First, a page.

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Gynaecological treatment options for menorrhagia

For some women, the medical treatments described in the section Medical treatment options will not work. Heavy, prolonged bleeding during the menstrual cycle will continue. For these women, gynaecological procedures, including surgery, may be considered. It is important that women have all the information before making their decisions.

These are some of the options:


Mirena IUD (levonorgestrel-releasing intrauterine system)

The Mirena IUD is a small, flexible device that is inserted into the uterus through the vagina. It releases low amounts of hormone locally and in many cases this reduces the amount of blood lost during a menstrual period. It must be inserted by a gynaecologist or other specially trained health care provider and can last up to 5 years. It is important that the placement is checked a few months after insertion to be sure it is in the right place.

  • Insertion can be done in a clinic and does not require an operation.
  • The Mirena is an effective method of birth control, however, women can still get pregnant after it is removed.
  • Patients don’t have to remember to take pills on regular basis.

  • Some patients experience discomfort and cramping during insertion.
  • Menstrual periods can be irregular for the first 3 – 6 months after insertion.

Uterine ablation (endometrial ablation)

The purpose of this operation is to destroy the lining of the uterus. This is the endometrial tissue which bleeds so much during menstruation. The operation is done through the vagina so no surgical cutting is needed. The uterine lining is burned away. Hormone therapy is given in the two months before the operation to reduce endometrial growth. A woman cannot have children after this operation.

This is a new operation but success rates are promising.
-    50% of women have no more menstrual bleeding and
-    35% of women have much less menstrual bleeding.

  • The operation involves no surgical cutting so there is much less chance of bleeding than with a hysterectomy.
  • The operation can be done in a doctor's clinic. Therefore, the woman does not have to stay in hospital.
  • The recovery time is much shorter than with a hysterectomy.
  • The success rates are promising.

  • Unlike with medical treatment, the woman can no longer have children.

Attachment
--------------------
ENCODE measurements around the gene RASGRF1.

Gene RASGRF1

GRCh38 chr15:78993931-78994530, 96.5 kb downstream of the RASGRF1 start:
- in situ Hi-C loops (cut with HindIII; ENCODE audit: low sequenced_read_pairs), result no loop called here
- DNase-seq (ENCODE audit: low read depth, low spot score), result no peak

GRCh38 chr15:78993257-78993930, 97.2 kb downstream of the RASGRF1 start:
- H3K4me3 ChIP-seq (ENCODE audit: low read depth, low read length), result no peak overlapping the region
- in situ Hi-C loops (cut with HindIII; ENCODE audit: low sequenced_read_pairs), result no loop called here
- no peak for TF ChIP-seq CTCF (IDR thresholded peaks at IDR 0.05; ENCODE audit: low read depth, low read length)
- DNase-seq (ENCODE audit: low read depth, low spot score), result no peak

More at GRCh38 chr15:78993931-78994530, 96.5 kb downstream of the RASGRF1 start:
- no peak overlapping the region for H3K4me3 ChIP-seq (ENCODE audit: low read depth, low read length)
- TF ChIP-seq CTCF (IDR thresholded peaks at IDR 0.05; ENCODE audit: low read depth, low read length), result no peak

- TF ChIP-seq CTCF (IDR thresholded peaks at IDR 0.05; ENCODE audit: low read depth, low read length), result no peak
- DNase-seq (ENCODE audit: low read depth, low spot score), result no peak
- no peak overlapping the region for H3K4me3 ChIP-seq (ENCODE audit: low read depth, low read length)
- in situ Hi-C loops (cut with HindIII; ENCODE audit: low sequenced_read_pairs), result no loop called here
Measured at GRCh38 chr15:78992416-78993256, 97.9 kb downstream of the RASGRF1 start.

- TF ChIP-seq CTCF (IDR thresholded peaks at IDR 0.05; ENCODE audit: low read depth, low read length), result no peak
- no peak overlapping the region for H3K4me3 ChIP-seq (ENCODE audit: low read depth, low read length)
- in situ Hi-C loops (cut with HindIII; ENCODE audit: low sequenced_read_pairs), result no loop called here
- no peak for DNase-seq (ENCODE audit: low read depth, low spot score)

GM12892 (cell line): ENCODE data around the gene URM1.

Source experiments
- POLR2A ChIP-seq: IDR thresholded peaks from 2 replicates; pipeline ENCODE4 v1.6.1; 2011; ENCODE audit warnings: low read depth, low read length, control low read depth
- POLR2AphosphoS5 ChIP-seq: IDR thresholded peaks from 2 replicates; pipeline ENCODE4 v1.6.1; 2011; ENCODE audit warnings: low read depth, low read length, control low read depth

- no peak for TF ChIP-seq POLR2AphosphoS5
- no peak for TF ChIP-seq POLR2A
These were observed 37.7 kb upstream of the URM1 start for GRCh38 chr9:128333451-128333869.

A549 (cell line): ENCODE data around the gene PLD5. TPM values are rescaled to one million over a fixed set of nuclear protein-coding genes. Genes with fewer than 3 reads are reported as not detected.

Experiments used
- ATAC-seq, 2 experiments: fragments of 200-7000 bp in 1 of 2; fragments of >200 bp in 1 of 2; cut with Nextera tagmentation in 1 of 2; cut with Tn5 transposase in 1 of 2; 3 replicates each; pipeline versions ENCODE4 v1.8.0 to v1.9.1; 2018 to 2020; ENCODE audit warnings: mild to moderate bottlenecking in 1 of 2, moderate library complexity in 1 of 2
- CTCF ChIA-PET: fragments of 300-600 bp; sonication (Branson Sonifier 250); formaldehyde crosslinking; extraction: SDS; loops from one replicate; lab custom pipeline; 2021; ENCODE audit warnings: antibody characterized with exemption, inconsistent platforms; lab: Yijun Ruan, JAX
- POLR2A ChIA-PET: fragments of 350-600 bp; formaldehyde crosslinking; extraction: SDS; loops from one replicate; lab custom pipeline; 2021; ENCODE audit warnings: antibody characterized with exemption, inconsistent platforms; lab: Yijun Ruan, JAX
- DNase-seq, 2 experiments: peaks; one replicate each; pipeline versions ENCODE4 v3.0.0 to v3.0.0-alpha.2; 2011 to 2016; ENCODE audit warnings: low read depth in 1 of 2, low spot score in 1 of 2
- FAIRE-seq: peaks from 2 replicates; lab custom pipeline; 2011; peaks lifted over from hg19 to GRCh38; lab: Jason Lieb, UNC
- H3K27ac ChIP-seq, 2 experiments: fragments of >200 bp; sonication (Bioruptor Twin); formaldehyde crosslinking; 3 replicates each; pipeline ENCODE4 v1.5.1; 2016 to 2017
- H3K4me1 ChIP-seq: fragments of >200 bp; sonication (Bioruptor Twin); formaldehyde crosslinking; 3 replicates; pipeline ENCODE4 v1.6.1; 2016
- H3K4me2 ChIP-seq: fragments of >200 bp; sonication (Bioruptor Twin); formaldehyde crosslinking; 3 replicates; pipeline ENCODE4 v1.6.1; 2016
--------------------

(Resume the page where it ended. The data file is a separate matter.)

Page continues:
• The operation may have to be repeated.
  • In about 10% of women, this operation does not reduce bleeding.

Hysterectomy (removal of the uterus)

The purpose of this operation is to remove the uterus so that menstrual bleeding stops once and for all. Sometimes, the ovaries and the fallopian tubes are removed as well.

This operation is often recommended to women with menorrhagia before even testing for von Willebrand disease or other bleeding disorders. This means that some women lose the ability to have children when their bleeding could be successfully treated.

  • Hysterectomy stops menstrual bleeding once and for all.
  • It may be the only option for women who do not respond to medical treatment, and for whom uterine ablation is not effective.

  • Unlike with medical treatment, the woman can no longer have children.
  • A hysterectomy is a major operation. In women with bleeding disorders, there is increased risk of bleeding both during and after the operation. This can be managed with factor concentrates.
  • The recovery time is much longer than with a uterine ablation.
  • The operation requires a stay in hospital.

Laparoscopy (to remove endometrial tissue outside the uterus)

The purpose of this operation is to remove endometrial tissue which has formed outside the uterus. This tissue bleeds during menstruation. The bleeding can cause pain in the pelvis and abdomen. Two small incisions are cut in the abdomen. Two tubes are inserted - one a tiny camera, the other a tube by which the endometrial tissue is cut out.

  • This operation can reduce pain and bleeding in the woman who does not respond to hormone therapy or other medical treatment.

  • While not a major operation, a woman with a bleeding disorder will need appropriate preparation with factor concentrates.

Oophorectomy (removal of the ovaries)

The purpose of this operation is to stop bleeding from the ovaries. This bleeding may happen even when:
-  a woman is having hormone therapy to reduce menorrhagia
-  a uterine ablation has been done or
-  a partial hysterectomy has been done.

  • It can reduce bleeding and pain.

  • An oophorectomy is a major operation.
  • Women can no longer have children.
  • Women need to take hormones until the age of menopause.

Dilation and Curettage (D&C)

The purpose of this operation is to scrape and clean the lining of the uterus. This may need to be done to diagnose another problem; however, for women with menorrhagia, it will not be effective in reducing bleeding. In fact, the opposite is probably true. The D&C will remove any existing platelet plugs and fibrin clots and make the bleeding worse.